It signed its application to do business in order to come into the State and reap the profits which it thought it might earn by transacting its business in the State. There was no coercion upon it to make the application or to take the permit on the condition stated. Upon the whole, it chose to make such application and receive the license upon that condition.
If the condition be illegal and no ground for a revocation of the license, any subsequent litigation which the company may have by reason of such removal with the state officials to prevent the revocation of the license on that account is still
Still less do we think that any foundation is laid for that jurisdiction based upon the theory that the company would not have the same control of the case as a defendant that it would as plaintiff. That is not the case in modern practice. The defendant can urge the case to trial against the desires of the plaintiff, and its defence may be shown as well and conveniently by a defendant, as the cause of action may be shown by the plaintiff. The right of the plaintiff to discontinue the action does not furnish ground for equitable jurisdiction. If it did, then equity would always have jurisdiction and the rule would be worthless.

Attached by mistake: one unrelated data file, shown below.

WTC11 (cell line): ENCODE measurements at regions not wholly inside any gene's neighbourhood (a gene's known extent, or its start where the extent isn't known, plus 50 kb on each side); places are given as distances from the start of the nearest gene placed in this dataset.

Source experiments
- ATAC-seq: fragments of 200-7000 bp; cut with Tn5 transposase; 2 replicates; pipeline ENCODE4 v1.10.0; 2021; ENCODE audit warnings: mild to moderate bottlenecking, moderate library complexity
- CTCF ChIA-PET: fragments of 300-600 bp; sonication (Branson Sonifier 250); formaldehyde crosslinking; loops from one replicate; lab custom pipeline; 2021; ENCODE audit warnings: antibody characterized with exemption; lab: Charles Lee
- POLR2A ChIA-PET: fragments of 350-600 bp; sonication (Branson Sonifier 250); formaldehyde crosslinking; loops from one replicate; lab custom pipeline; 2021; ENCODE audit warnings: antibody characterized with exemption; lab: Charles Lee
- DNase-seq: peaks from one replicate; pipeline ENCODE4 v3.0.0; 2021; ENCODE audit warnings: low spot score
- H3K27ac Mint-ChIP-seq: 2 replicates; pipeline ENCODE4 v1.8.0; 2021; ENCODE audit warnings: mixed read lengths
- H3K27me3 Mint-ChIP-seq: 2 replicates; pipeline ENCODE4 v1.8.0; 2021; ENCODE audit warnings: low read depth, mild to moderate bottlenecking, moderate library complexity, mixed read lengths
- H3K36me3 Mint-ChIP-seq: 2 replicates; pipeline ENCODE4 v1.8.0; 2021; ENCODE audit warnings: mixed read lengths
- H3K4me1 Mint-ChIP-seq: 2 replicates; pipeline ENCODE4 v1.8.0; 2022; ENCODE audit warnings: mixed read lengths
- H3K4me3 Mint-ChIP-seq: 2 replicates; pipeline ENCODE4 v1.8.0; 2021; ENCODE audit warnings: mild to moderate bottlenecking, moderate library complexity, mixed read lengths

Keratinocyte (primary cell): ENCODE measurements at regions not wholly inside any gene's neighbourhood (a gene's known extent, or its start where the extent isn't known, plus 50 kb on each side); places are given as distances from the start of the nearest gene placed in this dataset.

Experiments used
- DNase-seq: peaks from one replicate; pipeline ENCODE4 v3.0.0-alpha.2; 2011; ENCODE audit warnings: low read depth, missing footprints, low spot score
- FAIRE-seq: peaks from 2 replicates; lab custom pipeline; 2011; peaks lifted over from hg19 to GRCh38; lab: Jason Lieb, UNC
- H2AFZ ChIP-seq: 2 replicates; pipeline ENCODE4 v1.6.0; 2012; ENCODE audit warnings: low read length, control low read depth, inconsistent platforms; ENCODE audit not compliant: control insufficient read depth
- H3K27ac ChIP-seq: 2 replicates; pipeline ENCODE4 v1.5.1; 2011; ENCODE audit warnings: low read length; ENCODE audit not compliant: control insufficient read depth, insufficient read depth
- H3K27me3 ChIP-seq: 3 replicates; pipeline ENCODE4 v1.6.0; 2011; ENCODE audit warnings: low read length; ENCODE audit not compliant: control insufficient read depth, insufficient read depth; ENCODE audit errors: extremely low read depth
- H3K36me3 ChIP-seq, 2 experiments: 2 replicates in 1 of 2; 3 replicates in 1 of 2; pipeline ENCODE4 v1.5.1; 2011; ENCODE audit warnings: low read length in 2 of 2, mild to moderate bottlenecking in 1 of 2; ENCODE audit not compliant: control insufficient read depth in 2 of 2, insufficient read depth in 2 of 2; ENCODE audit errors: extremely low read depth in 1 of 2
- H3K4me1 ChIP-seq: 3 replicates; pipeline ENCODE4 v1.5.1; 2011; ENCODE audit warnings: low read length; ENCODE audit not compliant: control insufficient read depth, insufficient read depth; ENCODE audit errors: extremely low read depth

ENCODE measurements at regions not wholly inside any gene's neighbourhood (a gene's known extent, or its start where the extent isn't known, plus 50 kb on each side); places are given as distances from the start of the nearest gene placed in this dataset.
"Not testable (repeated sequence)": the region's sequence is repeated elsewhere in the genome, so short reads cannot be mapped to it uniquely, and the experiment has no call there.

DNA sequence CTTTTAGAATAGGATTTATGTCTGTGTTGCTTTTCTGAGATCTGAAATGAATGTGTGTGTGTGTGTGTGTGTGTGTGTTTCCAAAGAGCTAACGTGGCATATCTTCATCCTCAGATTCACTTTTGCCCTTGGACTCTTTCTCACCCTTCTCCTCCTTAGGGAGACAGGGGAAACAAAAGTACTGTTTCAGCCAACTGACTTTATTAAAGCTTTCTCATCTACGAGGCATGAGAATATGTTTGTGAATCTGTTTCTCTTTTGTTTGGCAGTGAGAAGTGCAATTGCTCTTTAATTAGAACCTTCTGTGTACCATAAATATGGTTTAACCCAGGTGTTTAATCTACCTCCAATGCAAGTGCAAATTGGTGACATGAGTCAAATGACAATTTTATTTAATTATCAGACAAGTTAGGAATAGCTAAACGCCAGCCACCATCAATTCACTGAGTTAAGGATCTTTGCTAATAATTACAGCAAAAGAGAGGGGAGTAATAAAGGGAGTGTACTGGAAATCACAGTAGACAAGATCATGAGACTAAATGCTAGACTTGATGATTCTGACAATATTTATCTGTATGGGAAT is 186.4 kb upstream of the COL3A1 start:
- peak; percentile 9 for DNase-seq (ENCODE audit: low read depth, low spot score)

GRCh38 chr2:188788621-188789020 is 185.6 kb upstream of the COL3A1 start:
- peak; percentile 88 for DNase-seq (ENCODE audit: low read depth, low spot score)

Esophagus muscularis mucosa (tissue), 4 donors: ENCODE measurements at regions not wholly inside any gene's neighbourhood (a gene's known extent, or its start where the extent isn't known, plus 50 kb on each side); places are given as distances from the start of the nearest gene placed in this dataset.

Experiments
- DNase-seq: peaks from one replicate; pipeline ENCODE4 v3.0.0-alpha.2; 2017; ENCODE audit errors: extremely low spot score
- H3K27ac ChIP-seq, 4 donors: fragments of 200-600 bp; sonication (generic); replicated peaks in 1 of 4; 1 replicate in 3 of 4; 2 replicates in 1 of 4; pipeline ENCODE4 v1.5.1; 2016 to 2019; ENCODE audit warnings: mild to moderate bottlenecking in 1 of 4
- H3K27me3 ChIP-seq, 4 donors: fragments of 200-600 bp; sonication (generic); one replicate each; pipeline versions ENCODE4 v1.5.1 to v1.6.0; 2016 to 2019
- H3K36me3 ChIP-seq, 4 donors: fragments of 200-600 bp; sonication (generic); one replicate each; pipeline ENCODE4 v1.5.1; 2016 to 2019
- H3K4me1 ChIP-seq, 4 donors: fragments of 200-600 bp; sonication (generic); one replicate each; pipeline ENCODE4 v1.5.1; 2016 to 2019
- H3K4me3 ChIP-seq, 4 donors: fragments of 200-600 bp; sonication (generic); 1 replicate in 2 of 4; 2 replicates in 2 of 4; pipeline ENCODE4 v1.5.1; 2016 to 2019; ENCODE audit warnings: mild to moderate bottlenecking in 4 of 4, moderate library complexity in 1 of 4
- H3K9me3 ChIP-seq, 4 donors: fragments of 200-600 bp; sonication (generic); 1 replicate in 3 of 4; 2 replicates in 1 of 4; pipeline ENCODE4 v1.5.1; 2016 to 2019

The other ground stated as furnishing a special circumstance to show that complainant may suffer some irreparable injury if equity does not take jurisdiction, viz., that the law is more favorable to insurance companies as administered in the Federal than in the state court, and, therefore, equity ought to take jurisdiction in this case, upon the ground of the diversity of citizenship, cannot be regarded for a moment.